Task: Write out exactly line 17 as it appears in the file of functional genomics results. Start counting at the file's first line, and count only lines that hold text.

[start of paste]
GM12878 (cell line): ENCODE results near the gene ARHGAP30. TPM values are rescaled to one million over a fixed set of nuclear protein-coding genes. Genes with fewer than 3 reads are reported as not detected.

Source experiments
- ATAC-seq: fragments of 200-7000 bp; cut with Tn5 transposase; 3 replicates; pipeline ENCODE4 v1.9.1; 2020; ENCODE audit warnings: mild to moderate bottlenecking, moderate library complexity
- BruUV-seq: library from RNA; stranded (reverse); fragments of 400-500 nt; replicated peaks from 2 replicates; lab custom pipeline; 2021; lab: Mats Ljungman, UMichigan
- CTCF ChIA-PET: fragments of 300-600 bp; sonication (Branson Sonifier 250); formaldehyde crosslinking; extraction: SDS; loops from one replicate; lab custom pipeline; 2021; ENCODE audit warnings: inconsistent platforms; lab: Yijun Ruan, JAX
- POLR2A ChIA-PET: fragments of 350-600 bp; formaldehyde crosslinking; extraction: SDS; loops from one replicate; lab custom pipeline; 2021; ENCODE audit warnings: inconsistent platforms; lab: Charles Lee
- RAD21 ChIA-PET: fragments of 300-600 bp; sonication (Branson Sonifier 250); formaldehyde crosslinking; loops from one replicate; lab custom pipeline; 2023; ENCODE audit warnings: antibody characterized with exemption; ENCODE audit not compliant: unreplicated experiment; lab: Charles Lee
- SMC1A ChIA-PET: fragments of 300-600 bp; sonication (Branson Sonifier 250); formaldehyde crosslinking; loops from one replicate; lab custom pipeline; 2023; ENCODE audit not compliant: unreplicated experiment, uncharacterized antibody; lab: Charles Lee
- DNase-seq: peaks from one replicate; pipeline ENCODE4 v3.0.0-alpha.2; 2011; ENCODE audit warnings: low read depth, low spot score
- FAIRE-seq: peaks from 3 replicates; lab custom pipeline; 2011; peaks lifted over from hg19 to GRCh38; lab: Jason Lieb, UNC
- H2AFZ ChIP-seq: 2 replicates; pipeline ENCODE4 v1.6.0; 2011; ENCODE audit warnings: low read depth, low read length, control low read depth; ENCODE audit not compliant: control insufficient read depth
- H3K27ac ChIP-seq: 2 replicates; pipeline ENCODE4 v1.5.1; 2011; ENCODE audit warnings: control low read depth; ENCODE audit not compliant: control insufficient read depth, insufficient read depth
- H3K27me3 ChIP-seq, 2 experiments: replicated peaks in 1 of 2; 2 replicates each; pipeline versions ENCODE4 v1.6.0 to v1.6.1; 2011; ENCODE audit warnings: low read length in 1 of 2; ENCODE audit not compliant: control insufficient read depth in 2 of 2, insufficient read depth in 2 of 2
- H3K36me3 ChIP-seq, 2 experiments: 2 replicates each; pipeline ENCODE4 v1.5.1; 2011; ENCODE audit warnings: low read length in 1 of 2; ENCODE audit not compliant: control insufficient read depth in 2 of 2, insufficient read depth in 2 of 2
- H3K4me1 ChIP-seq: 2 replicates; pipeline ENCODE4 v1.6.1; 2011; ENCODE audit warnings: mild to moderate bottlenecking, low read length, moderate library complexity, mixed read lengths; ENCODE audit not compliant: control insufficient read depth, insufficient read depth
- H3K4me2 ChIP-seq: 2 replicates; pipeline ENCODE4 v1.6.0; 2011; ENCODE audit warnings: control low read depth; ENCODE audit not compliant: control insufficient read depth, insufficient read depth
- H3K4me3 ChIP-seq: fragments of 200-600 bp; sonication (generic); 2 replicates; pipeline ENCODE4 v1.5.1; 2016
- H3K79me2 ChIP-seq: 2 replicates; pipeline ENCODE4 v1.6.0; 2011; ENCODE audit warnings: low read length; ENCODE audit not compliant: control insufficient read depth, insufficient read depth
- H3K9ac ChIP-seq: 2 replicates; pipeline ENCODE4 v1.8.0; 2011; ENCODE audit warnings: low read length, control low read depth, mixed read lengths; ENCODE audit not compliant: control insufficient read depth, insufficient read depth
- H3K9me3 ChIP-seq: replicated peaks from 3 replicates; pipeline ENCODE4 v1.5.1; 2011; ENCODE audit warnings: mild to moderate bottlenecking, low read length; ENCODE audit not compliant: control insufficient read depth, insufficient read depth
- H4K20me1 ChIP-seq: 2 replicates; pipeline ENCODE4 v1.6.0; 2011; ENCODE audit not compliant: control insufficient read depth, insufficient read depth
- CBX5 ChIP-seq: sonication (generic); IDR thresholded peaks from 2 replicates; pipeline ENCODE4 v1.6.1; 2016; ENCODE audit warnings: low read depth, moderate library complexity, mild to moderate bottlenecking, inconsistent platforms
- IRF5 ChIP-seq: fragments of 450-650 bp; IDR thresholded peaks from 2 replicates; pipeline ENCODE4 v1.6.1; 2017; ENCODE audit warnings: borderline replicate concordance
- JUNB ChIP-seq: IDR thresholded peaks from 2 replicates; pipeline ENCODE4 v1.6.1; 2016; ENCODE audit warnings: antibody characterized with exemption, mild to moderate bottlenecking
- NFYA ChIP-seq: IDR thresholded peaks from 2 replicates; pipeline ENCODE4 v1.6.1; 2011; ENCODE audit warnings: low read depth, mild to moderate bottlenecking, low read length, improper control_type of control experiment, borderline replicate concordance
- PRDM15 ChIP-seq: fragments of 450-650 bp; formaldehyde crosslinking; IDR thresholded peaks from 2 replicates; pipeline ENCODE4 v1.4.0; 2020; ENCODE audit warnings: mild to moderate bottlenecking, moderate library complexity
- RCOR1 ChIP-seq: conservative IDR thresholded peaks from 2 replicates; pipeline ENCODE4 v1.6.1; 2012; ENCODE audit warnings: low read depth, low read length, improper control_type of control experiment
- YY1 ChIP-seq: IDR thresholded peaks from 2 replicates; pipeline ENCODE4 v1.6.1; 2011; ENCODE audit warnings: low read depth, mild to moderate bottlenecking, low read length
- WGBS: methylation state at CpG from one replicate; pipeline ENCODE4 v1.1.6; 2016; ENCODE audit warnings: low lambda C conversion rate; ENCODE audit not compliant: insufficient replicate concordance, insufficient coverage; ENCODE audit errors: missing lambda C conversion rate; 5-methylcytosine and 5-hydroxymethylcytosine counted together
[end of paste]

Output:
- H3K4me3 ChIP-seq: fragments of 200-600 bp; sonication (generic); 2 replicates; pipeline ENCODE4 v1.5.1; 2016